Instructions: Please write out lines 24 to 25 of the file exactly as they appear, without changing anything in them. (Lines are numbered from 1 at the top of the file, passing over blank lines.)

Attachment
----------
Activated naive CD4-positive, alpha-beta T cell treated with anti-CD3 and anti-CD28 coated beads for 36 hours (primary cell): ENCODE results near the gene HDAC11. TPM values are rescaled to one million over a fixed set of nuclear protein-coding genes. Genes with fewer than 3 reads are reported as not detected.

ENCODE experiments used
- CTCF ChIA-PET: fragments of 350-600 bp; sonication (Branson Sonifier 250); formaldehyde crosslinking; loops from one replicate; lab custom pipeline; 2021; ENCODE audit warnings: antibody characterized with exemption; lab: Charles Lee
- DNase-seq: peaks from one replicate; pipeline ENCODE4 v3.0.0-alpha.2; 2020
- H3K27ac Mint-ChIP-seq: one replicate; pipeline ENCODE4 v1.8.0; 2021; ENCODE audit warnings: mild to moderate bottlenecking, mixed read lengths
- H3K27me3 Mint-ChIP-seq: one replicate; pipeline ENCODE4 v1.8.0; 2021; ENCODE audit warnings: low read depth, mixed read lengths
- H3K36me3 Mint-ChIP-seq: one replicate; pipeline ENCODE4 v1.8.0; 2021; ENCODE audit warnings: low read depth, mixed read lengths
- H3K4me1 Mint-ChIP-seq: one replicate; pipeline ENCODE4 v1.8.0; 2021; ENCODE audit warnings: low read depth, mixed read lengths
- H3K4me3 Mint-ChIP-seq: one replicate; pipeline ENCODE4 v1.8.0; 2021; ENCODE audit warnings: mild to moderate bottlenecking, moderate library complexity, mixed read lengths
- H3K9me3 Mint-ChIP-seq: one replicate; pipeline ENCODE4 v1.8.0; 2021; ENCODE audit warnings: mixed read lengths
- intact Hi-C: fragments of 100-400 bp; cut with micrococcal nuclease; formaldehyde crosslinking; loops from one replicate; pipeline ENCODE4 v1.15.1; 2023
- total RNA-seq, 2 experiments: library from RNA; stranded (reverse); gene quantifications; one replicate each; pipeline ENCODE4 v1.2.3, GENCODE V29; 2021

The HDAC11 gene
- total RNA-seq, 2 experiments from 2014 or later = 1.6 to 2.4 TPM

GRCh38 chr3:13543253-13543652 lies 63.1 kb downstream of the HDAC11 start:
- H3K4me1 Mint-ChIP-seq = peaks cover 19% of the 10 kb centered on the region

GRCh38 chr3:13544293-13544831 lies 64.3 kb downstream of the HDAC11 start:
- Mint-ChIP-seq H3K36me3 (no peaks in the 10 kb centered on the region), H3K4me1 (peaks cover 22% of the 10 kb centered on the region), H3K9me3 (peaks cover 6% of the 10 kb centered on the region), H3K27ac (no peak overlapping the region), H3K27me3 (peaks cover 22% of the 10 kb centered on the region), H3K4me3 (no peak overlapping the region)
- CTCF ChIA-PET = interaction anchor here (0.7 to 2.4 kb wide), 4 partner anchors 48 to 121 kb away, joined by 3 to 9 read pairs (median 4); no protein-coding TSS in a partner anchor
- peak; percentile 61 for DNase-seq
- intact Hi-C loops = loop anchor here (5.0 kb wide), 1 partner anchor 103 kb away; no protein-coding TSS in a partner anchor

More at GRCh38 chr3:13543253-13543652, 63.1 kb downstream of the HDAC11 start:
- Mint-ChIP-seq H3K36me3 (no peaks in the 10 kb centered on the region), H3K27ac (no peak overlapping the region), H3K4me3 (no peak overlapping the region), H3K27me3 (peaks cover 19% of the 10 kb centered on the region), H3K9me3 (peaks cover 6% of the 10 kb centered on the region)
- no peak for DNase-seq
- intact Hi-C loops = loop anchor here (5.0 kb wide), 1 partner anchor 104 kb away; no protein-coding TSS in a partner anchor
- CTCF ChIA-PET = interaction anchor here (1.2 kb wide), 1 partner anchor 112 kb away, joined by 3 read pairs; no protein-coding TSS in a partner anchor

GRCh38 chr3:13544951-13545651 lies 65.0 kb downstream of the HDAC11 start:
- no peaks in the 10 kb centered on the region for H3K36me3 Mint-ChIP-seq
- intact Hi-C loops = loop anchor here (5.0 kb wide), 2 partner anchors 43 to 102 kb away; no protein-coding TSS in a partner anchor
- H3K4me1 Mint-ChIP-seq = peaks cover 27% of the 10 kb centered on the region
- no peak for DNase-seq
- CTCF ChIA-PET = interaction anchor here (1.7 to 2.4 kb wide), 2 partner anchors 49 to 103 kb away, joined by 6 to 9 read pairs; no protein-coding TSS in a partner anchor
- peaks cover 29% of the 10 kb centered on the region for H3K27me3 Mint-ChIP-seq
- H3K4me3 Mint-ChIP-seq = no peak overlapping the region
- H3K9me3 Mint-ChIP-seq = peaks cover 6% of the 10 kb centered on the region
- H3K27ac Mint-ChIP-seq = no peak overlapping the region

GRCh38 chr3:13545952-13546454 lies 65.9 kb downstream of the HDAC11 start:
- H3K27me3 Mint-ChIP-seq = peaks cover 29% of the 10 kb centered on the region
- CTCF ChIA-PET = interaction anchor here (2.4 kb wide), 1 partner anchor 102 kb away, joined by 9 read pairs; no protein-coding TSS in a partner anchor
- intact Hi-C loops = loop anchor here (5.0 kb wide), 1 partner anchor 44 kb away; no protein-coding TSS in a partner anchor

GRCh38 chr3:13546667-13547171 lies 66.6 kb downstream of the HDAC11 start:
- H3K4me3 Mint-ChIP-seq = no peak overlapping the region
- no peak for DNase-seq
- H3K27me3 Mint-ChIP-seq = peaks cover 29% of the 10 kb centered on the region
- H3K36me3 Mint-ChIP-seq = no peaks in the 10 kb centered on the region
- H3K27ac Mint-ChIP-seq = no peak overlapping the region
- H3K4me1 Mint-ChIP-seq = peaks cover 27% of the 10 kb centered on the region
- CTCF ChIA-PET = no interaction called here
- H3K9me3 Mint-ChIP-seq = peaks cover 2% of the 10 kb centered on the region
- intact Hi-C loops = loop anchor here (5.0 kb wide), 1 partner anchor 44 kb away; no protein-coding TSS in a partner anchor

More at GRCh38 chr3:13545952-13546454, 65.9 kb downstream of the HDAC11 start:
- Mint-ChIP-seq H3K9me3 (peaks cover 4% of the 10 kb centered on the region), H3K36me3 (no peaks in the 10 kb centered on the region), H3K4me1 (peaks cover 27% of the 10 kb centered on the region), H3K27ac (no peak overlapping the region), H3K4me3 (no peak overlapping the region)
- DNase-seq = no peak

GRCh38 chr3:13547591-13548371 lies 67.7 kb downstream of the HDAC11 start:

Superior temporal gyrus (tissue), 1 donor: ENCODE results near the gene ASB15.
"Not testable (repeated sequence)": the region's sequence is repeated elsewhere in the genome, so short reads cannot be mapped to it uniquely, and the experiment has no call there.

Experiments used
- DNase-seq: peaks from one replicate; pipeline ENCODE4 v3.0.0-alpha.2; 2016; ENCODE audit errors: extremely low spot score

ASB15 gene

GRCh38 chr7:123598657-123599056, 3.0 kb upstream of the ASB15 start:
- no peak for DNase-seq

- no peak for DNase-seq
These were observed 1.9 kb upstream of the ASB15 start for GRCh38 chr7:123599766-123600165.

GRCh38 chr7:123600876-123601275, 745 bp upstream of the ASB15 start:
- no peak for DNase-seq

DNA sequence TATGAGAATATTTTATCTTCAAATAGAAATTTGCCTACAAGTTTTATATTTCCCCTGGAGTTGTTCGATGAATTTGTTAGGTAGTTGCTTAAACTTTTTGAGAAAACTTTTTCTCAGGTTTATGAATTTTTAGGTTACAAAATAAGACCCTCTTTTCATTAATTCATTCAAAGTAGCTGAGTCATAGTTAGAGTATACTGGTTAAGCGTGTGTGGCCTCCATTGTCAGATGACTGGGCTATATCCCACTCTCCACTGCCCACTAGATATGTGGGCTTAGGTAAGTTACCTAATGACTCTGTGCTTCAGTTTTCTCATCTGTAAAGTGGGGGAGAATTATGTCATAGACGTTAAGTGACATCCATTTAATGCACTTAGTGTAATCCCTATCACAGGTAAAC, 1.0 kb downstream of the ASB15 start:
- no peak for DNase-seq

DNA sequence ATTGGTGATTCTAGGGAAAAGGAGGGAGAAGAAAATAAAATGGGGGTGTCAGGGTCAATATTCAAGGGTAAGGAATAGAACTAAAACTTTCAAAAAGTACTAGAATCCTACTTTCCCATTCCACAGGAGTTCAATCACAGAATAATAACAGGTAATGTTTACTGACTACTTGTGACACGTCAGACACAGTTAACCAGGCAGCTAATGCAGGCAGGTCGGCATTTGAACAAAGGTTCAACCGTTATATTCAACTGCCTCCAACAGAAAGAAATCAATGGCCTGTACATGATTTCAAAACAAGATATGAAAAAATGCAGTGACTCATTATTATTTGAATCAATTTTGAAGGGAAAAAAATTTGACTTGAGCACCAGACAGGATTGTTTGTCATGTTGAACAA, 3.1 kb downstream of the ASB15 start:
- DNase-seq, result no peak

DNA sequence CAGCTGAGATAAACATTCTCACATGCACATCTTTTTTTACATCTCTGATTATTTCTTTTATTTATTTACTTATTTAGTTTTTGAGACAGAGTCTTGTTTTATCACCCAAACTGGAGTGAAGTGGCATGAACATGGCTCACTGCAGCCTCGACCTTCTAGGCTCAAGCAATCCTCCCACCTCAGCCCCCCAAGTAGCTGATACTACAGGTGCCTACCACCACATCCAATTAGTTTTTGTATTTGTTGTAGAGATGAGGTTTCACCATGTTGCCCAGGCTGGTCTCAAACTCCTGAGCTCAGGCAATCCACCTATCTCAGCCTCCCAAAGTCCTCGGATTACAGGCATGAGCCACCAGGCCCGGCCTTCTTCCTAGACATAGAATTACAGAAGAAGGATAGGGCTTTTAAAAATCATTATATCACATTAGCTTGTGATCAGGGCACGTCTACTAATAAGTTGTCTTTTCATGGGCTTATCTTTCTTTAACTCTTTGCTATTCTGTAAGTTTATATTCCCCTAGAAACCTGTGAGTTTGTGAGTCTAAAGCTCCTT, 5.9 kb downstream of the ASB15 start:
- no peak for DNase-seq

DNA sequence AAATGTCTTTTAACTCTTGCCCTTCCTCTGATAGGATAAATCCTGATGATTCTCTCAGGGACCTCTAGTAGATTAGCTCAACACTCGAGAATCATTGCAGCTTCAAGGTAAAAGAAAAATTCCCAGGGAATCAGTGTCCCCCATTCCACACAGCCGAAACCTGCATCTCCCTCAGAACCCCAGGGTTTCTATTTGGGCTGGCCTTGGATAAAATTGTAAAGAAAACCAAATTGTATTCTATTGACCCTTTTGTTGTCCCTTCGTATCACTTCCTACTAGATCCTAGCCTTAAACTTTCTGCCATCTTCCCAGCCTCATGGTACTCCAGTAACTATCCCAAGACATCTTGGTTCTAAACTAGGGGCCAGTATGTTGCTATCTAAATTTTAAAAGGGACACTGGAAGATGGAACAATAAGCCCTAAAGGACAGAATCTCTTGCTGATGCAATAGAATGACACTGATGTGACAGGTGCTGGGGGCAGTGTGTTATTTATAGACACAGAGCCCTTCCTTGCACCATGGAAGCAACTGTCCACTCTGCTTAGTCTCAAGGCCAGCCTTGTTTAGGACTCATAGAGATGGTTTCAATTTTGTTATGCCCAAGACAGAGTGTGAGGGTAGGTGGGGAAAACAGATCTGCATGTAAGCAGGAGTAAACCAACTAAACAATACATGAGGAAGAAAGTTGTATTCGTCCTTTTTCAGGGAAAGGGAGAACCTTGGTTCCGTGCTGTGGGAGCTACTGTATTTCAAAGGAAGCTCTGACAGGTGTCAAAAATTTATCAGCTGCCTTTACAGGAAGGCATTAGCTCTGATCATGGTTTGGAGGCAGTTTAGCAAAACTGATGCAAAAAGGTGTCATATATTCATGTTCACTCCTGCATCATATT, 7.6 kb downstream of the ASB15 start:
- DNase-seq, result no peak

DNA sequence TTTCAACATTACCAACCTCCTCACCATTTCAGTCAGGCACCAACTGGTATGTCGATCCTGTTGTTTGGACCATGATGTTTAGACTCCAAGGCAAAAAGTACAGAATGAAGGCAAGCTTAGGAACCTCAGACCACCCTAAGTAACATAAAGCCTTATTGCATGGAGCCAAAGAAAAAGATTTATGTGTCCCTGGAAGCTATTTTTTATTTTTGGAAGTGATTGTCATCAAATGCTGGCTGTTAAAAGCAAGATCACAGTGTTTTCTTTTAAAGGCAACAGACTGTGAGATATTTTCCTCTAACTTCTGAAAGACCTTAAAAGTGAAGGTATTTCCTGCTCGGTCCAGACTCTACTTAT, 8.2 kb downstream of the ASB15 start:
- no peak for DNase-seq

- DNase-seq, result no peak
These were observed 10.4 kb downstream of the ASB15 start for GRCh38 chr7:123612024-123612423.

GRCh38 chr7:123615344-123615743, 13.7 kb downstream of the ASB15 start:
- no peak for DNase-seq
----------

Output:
- no peak for DNase-seq
- intact Hi-C loops = loop anchor here (5.0 kb wide), 1 partner anchor 104 kb away; no protein-coding TSS in a partner anchor